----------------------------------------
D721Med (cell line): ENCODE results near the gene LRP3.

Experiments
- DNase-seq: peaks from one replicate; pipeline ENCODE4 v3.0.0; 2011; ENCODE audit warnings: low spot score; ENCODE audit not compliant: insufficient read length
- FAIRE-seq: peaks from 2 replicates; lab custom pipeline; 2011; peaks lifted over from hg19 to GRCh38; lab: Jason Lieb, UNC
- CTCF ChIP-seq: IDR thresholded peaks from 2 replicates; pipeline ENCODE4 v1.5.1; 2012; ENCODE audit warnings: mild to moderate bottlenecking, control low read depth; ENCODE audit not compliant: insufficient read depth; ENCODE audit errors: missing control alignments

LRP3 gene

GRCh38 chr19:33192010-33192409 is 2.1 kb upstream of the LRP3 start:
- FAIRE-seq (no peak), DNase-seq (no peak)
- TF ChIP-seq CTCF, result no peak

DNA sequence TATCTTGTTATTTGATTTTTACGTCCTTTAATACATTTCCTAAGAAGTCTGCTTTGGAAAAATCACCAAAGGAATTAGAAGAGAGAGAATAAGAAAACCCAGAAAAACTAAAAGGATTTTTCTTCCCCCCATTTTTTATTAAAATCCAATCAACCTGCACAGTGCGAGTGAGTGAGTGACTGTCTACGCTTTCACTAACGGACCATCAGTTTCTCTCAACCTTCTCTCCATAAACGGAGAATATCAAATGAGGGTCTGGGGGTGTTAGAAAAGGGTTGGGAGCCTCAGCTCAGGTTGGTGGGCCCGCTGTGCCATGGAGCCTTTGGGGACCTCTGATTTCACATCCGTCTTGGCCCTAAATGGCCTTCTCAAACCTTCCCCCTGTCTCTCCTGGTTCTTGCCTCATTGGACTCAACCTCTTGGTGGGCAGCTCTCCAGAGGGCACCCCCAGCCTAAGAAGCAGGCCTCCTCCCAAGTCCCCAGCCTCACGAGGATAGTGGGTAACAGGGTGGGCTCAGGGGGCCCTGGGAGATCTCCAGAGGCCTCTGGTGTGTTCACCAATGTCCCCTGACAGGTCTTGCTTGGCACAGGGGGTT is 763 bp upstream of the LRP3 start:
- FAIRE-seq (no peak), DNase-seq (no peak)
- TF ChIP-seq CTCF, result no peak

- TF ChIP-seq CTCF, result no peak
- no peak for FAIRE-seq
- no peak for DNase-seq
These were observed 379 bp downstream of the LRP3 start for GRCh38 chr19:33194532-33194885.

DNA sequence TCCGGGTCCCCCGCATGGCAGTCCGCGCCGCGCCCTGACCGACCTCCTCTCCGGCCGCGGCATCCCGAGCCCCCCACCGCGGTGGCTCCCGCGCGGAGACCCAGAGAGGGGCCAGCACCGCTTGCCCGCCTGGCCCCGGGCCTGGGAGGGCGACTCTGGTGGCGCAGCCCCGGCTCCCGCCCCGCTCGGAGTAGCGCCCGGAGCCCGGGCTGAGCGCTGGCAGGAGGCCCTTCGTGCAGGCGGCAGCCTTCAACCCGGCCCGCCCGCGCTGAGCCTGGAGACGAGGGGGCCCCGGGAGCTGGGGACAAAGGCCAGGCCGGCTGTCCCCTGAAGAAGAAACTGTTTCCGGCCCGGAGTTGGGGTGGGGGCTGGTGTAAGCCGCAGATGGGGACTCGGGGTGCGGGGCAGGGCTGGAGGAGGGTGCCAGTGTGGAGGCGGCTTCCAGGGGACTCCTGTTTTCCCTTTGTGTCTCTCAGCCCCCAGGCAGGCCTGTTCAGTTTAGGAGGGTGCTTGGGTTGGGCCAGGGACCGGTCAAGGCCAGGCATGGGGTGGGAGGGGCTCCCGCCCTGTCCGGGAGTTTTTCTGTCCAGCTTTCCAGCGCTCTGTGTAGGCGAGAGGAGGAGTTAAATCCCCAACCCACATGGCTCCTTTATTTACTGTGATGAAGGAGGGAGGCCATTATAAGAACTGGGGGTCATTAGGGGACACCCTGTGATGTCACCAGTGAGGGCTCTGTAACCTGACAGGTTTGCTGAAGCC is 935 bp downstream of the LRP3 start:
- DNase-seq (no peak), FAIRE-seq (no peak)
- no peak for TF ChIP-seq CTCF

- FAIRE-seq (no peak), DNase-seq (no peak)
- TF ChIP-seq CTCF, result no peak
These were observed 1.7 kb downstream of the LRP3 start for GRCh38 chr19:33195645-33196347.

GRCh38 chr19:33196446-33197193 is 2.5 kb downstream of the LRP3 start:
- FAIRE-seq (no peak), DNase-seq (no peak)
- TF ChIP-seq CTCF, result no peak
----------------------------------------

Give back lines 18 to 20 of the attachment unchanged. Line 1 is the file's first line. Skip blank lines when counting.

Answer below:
- DNase-seq (no peak), FAIRE-seq (no peak)
- no peak for TF ChIP-seq CTCF

- FAIRE-seq (no peak), DNase-seq (no peak)